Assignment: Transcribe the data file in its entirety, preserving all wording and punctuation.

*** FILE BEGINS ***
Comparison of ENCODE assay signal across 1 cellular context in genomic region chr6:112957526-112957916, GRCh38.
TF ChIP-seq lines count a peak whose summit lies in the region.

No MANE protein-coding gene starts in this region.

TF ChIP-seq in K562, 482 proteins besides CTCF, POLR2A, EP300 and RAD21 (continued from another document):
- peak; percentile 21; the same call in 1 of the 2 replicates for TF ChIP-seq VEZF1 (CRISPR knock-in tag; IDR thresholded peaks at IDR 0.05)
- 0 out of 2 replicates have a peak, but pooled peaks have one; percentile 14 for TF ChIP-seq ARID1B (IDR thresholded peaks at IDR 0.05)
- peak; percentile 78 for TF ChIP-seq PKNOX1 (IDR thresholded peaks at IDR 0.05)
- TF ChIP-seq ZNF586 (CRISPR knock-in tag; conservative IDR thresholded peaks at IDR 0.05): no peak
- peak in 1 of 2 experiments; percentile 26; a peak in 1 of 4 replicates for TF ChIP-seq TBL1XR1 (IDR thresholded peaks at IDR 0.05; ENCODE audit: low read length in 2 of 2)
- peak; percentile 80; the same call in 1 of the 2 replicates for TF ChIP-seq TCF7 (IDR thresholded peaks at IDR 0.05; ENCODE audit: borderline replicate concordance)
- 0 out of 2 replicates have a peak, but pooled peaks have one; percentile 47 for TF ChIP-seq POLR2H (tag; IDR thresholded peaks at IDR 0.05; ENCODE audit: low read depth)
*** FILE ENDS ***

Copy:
Comparison of ENCODE assay signal across 1 cellular context in genomic region chr6:112957526-112957916, GRCh38.
TF ChIP-seq lines count a peak whose summit lies in the region.

No MANE protein-coding gene starts in this region.

TF ChIP-seq in K562, 482 proteins besides CTCF, POLR2A, EP300 and RAD21 (continued from another document):
- peak; percentile 21; the same call in 1 of the 2 replicates for TF ChIP-seq VEZF1 (CRISPR knock-in tag; IDR thresholded peaks at IDR 0.05)
- 0 out of 2 replicates have a peak, but pooled peaks have one; percentile 14 for TF ChIP-seq ARID1B (IDR thresholded peaks at IDR 0.05)
- peak; percentile 78 for TF ChIP-seq PKNOX1 (IDR thresholded peaks at IDR 0.05)
- TF ChIP-seq ZNF586 (CRISPR knock-in tag; conservative IDR thresholded peaks at IDR 0.05): no peak
- peak in 1 of 2 experiments; percentile 26; a peak in 1 of 4 replicates for TF ChIP-seq TBL1XR1 (IDR thresholded peaks at IDR 0.05; ENCODE audit: low read length in 2 of 2)
- peak; percentile 80; the same call in 1 of the 2 replicates for TF ChIP-seq TCF7 (IDR thresholded peaks at IDR 0.05; ENCODE audit: borderline replicate concordance)
- 0 out of 2 replicates have a peak, but pooled peaks have one; percentile 47 for TF ChIP-seq POLR2H (tag; IDR thresholded peaks at IDR 0.05; ENCODE audit: low read depth)